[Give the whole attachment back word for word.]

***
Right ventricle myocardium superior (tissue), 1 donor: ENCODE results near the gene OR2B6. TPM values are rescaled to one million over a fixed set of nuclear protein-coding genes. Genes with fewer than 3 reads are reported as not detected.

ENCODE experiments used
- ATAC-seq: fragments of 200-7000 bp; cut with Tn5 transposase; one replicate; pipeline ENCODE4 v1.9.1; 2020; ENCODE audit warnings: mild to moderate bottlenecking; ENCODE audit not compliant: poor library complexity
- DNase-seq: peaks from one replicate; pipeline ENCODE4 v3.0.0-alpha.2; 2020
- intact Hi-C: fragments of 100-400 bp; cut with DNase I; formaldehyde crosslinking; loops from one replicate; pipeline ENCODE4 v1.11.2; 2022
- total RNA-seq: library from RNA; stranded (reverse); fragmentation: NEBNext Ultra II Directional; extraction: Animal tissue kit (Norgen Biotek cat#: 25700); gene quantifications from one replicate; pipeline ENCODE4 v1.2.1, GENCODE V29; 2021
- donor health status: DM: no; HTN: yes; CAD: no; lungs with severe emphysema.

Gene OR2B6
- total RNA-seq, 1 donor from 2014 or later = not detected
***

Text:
Right ventricle myocardium superior (tissue), 1 donor: ENCODE results near the gene OR2B6. TPM values are rescaled to one million over a fixed set of nuclear protein-coding genes. Genes with fewer than 3 reads are reported as not detected.

ENCODE experiments used
- ATAC-seq: fragments of 200-7000 bp; cut with Tn5 transposase; one replicate; pipeline ENCODE4 v1.9.1; 2020; ENCODE audit warnings: mild to moderate bottlenecking; ENCODE audit not compliant: poor library complexity
- DNase-seq: peaks from one replicate; pipeline ENCODE4 v3.0.0-alpha.2; 2020
- intact Hi-C: fragments of 100-400 bp; cut with DNase I; formaldehyde crosslinking; loops from one replicate; pipeline ENCODE4 v1.11.2; 2022
- total RNA-seq: library from RNA; stranded (reverse); fragmentation: NEBNext Ultra II Directional; extraction: Animal tissue kit (Norgen Biotek cat#: 25700); gene quantifications from one replicate; pipeline ENCODE4 v1.2.1, GENCODE V29; 2021
- donor health status: DM: no; HTN: yes; CAD: no; lungs with severe emphysema.

Gene OR2B6
- total RNA-seq, 1 donor from 2014 or later = not detected